Thursday, March 30, 2006


Plainly I jinxed myself badly yesterday posting a paean to spring. Soon after I hit "Publish," my lungs began to burn and I felt unnaturally cold.

Went home from work early, deteriorated through the day. Chest feels like someone very heavy is sitting on it, and the thermometer oscillates between 100F and 102F. The shaking sweats last night were sure pleasant. What do you want to bet it's something baroque like the Consumption, or mebbe the New-Moe-Knee.

So no Content from Neddie today. I was going to take a nice hot soak with some Epsom salts and then prop myself up in bed with a heating pad to compose some Alexandrine couplets -- but I scotched the idea when I realized that would just be going from bath to verse.

Mmmmmm, Scotch....


Will Divide said...

Better that than the sad diurnal circumstances of so many Teutons - "Bed to Wurst".

eRobin said...

That went through our house. Luckily the three year old and the husband missed it. The two big kids and I had it though. We all had high fevers, wicked sore throats and fatique. My little girl was home from school for three day straight. Nothing you can do except sleep and eat popsicles.

blue girl said...

"What do you want to bet it's something baroque like the Consumption..."

I hope not Jeddie!

You're so funny -- hope you feel better soon.

dwgs said...

To paraphrase Margaret (Peggy) Atwood, 'the best thing for a cold is a double scotch and a neo citran, it doesn't do anything to cure the cold but you sure forget about it for a while.'

XTCfan said...

Man, I am so impressed by your dedication. You're the only person I know who'd get sick just so they could set up and deliver a bad pun.

Hope ya feel better soon (and that it's not what my family suffered through a couple of weeks ago).

Highlander said...

'From bed to verse' would have worked better.

I think you gots de Plague, mon. Watch out for the buboes in your armpits. (I don't know what buboes are. But they sound kind of Lovecraftian.)

Why do all the best writers drink so heavily? A better question would be, as I want to be one of the best writers, why don't I drink at all?

Sluggo said... might say that our hapless hero was felled by infernal internal hubris, brought on by huffing the vernal humus.

I think I need to unind.

Devil's Rancher said...

After careful consultation of the entrails, I have determined that a miasma has caused a catarrh.

Place a poultice upon this pox.

Anonymous said...

I like your Pieter Brueghel the Elder header, with those ominous rooks overlooking the pond, as if waiting for skaters to fall through the ice. Notice the door at the right of this Breughel canvas (not visible in the truncated header), laid flat and propped up by trappers to kill the birds that venture under it for the scattered seed.

(Blogger won't let me post a url, but you can see the whole painting on p. 17 if you google "pieter breughel".) You know that, Neddie, but your readers might not.

The Brueghel from which you stole the header is another example of what W.H. Auden was talking about in "Musee des Beaux Arts," where he writes about Brueghel's "Fall of Icarus":

"About suffering they were never wrong,
The Old Masters; how well, they understood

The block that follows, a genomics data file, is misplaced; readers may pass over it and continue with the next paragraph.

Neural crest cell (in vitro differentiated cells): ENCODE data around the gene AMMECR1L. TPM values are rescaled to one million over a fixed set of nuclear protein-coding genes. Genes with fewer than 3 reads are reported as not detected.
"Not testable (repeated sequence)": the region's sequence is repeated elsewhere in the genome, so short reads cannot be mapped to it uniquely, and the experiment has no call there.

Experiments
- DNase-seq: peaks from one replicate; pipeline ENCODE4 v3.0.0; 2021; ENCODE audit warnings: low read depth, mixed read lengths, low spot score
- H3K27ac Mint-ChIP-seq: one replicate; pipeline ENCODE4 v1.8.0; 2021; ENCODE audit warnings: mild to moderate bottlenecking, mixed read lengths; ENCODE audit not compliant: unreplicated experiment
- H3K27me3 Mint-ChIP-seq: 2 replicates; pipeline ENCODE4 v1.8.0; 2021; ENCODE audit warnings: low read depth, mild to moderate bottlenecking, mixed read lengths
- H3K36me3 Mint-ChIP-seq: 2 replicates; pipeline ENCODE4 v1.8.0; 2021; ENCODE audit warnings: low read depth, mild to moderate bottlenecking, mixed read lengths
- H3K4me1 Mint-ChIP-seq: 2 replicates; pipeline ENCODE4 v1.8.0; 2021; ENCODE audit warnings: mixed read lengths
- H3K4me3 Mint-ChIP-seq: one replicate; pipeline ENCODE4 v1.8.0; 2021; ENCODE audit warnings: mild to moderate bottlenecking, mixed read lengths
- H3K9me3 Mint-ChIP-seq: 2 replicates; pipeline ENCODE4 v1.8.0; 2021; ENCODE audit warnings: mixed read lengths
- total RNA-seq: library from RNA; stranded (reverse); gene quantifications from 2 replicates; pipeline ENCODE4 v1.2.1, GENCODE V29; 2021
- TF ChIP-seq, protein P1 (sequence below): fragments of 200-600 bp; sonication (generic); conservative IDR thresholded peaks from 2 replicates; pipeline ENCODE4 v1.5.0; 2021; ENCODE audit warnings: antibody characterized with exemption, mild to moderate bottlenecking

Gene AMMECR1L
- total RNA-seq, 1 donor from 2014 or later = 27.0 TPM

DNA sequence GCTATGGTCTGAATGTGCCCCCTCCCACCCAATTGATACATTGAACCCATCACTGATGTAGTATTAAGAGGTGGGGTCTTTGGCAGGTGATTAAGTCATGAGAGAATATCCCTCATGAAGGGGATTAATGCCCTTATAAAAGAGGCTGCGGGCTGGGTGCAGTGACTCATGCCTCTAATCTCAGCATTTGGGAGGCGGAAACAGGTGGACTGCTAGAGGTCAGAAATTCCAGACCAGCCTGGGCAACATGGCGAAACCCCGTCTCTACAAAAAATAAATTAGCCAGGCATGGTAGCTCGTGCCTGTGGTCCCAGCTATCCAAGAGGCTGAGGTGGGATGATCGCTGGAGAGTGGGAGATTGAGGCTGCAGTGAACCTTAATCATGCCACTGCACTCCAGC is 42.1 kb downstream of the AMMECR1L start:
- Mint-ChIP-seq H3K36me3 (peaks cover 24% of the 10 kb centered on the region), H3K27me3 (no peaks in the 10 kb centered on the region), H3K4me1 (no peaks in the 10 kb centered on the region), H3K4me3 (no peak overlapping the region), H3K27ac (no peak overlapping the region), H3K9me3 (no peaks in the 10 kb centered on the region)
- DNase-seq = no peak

Its human position; how it takes place
While someone else is eating or opening a window or just walking dully along;
How, when the aged are reverently, passionately waiting
For the miraculous birth, there always must be
Children who did not specially want it to happen, skating
On a pond at the edge of the wood:
They never forgot
That even the dreadful martyrdom must run its course
Anyhow in a corner, some untidy spot
Where the dogs go on with their doggy life and the torturer's horse
Scratches its innocent behind on a tree.
In Breughel's Icarus, for instance: how everything turns away
Quite leisurely from the disaster; the ploughman may
Have heard the splash, the forsaken cry,
But for him it was not an important failure; the sun shone
As it had to on the white legs disappearing into the green
Water; and the expensive delicate ship that must have seen
Something amazing, a boy falling out of the sky,
had somewhere to get to and sailed calmly on."

See the painting, one of my favorites, with the poem, one of my favorites, here:

I love that line, "the torturer's horse/Scratches its innocent behind on a tree." This sort of ironic dissonance also goes on in "Deadwood," which is a reason you and I like it.

As Ernest Becker wrote, people who live full lives are always aware of the terror that rumbles under everything.

Incidentally, Mr. Jingo, I am nobody's acolyte, though you claimed me after my note about Santorum's presence in your neighborhood, but I do enjoy your blog, more when you aren't self-conscious about the Koufax than when you are.

A speedy recovery to you.


Bob Dwire said...

Get well soon Ned. And if it is something like tubercalucus, then it will be baroque and roll.

Matt said...

Get well soon, Neddie.

dwgs said...

god forbid you got the tuberculucas and the sinus flu!
"doctor told me son you're livin too fast,
one more rocket's gonna be your last,
but i wanna ball what can i do, i got the tu-ber-cu-lucas and the sinus flu"
first one to name the artist gets a virtual cigar.

Bob Dwire said...

Well, I like the David Lindley version, but I know he didn't write it.